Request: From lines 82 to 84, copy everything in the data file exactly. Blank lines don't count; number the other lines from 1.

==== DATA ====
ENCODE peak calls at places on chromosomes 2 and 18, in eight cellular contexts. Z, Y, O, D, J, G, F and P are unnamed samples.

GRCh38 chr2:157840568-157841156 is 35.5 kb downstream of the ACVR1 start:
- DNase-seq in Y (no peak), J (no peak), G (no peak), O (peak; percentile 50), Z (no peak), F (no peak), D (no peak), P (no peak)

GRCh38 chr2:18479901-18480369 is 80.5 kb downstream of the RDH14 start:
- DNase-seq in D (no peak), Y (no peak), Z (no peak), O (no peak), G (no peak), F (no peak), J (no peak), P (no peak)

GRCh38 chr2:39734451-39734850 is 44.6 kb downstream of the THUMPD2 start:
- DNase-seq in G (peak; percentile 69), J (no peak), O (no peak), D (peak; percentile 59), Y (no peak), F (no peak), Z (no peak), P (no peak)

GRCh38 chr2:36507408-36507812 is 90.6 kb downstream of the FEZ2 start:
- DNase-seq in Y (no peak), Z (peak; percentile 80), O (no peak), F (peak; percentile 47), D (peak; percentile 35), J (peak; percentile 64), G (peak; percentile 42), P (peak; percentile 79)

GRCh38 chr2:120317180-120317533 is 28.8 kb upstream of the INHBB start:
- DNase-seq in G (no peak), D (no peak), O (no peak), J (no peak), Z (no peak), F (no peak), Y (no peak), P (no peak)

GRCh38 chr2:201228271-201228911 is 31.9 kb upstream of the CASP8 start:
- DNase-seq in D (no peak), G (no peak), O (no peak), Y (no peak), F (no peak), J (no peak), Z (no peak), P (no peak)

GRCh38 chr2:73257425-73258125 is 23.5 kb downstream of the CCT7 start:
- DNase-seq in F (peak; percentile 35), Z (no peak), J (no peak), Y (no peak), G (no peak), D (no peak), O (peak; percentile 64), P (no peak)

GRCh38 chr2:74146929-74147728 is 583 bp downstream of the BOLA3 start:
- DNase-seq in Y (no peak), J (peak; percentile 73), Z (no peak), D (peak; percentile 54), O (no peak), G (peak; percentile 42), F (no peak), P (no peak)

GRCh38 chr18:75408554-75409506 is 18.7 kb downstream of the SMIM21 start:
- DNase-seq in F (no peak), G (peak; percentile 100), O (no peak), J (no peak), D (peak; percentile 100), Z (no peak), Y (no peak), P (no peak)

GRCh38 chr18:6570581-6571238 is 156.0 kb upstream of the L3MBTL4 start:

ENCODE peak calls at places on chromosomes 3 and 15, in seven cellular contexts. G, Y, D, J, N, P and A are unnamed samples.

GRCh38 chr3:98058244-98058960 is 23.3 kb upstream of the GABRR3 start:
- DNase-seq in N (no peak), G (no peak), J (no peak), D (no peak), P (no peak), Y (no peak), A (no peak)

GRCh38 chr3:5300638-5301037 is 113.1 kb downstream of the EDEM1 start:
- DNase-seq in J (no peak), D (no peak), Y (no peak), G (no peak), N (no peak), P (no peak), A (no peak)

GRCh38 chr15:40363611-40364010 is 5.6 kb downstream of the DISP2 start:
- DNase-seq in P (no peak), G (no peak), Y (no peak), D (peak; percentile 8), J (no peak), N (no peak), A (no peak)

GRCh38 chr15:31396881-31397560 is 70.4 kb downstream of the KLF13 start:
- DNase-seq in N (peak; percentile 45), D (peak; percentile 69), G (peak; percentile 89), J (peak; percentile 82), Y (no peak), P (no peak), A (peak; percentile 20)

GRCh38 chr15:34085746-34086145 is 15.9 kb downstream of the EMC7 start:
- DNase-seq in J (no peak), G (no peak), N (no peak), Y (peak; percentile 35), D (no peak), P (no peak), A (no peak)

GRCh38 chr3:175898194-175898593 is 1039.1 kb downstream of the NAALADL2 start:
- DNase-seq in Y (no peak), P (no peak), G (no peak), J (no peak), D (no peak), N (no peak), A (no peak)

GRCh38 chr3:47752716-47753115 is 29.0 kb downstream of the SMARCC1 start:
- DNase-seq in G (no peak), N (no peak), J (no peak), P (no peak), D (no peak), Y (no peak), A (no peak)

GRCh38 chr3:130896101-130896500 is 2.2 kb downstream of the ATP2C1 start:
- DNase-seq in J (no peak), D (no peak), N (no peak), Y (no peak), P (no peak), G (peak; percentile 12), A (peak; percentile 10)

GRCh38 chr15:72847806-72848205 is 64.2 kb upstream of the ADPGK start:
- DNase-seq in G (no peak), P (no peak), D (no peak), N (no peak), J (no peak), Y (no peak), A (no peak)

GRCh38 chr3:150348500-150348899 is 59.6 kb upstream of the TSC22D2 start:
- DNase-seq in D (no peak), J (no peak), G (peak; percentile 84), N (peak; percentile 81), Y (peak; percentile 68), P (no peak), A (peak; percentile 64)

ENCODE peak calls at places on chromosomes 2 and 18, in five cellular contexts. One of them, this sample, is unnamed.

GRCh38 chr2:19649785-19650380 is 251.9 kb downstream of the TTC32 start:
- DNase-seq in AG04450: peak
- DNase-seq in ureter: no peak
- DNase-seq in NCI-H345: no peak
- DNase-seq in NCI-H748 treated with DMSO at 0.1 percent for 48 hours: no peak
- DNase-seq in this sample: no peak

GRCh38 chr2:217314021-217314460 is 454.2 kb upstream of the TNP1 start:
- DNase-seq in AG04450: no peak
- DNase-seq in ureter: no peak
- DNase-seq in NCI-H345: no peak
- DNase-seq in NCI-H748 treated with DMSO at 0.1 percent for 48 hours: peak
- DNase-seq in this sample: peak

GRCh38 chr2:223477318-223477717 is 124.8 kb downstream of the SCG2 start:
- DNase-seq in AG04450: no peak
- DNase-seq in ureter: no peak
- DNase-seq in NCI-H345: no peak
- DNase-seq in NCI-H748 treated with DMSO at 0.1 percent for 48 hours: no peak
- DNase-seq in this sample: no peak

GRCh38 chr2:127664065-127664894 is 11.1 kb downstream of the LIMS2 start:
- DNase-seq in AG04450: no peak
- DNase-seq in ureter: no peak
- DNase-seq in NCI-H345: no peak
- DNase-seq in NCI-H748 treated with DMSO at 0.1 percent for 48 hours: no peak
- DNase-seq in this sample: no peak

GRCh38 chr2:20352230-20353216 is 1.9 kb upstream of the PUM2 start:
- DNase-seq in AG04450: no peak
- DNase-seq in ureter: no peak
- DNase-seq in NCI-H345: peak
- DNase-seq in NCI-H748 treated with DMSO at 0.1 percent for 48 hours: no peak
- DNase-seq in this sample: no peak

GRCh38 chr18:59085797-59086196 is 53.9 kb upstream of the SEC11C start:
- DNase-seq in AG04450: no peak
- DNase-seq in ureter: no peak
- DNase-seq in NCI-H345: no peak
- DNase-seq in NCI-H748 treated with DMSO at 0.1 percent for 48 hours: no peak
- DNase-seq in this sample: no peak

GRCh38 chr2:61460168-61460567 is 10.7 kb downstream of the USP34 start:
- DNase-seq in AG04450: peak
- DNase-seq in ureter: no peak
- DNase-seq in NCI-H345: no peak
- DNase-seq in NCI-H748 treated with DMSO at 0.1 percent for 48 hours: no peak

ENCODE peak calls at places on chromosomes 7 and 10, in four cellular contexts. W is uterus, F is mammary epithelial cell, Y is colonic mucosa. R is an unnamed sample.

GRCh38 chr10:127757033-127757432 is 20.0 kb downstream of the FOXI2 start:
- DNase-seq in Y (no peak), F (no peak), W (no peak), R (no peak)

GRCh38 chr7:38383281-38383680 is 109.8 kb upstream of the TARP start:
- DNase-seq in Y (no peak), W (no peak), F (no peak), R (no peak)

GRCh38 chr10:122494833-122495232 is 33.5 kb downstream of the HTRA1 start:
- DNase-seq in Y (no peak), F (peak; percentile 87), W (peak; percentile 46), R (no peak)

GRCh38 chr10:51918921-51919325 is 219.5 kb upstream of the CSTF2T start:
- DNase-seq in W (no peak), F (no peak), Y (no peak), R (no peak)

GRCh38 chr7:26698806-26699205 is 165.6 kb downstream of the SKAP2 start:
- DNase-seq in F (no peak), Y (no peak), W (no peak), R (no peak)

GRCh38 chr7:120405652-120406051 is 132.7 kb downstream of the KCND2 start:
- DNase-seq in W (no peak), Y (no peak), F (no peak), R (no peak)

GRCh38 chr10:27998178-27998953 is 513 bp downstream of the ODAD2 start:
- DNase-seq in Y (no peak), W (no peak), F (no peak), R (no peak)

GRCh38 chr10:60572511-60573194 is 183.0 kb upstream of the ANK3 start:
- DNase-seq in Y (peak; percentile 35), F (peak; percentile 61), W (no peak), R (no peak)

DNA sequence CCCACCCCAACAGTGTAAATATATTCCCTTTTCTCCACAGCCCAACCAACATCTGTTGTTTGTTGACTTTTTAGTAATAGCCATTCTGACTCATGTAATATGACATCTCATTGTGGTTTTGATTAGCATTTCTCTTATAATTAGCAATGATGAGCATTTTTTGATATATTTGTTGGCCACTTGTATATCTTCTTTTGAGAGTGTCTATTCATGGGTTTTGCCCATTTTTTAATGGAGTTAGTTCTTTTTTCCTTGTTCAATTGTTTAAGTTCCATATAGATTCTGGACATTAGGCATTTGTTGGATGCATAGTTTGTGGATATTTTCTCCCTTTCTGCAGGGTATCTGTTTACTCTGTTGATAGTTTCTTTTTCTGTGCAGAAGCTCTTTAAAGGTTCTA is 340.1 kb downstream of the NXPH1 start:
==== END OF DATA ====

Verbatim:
- DNase-seq in NCI-H345: no peak
- DNase-seq in NCI-H748 treated with DMSO at 0.1 percent for 48 hours: no peak

ENCODE peak calls at places on chromosomes 7 and 10, in four cellular contexts. W is uterus, F is mammary epithelial cell, Y is colonic mucosa. R is an unnamed sample.